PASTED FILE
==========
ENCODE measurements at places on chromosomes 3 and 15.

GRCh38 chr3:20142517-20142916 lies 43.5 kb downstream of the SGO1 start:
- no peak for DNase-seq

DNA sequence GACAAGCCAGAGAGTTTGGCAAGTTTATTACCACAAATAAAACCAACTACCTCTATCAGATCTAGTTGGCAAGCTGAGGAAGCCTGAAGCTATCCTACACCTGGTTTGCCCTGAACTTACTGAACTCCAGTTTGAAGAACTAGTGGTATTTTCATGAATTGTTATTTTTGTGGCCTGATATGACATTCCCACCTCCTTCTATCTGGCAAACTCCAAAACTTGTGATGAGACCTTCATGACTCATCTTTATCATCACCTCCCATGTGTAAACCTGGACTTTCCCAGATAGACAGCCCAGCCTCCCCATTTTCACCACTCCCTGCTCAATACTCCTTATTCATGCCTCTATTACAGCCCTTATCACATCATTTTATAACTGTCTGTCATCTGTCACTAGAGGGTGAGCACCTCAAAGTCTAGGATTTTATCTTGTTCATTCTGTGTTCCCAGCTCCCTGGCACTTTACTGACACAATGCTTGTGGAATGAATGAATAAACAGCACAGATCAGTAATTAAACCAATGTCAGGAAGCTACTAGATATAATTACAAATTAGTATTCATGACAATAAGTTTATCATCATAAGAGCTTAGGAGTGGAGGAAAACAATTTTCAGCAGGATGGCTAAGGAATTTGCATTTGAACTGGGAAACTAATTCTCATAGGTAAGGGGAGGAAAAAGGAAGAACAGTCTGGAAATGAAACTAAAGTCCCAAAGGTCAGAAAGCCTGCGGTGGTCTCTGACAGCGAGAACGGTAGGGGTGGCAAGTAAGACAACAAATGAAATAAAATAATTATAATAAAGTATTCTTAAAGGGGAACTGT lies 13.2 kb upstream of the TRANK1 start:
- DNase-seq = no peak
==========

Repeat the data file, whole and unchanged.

ENCODE measurements at places on chromosomes 3 and 15.

GRCh38 chr3:20142517-20142916 lies 43.5 kb downstream of the SGO1 start:
- no peak for DNase-seq

DNA sequence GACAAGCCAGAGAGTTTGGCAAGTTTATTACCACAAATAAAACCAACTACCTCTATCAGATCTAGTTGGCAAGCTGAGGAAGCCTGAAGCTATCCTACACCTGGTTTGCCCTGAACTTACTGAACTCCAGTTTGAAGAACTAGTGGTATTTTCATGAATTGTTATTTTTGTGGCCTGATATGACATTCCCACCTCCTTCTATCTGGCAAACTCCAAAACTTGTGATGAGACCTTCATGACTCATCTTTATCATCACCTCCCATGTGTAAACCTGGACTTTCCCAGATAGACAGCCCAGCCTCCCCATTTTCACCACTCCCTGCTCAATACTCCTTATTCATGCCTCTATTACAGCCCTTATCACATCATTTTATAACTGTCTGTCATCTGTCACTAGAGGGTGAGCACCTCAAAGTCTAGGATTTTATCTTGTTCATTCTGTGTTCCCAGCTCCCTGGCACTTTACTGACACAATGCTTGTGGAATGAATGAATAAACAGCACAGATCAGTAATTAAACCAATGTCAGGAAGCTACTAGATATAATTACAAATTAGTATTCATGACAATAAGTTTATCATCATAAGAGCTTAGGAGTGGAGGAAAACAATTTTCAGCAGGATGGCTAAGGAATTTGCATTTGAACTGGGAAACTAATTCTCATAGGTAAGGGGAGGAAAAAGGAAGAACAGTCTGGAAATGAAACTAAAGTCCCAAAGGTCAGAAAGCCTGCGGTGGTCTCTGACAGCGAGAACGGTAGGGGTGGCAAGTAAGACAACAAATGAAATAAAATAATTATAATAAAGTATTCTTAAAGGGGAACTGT lies 13.2 kb upstream of the TRANK1 start:
- DNase-seq = no peak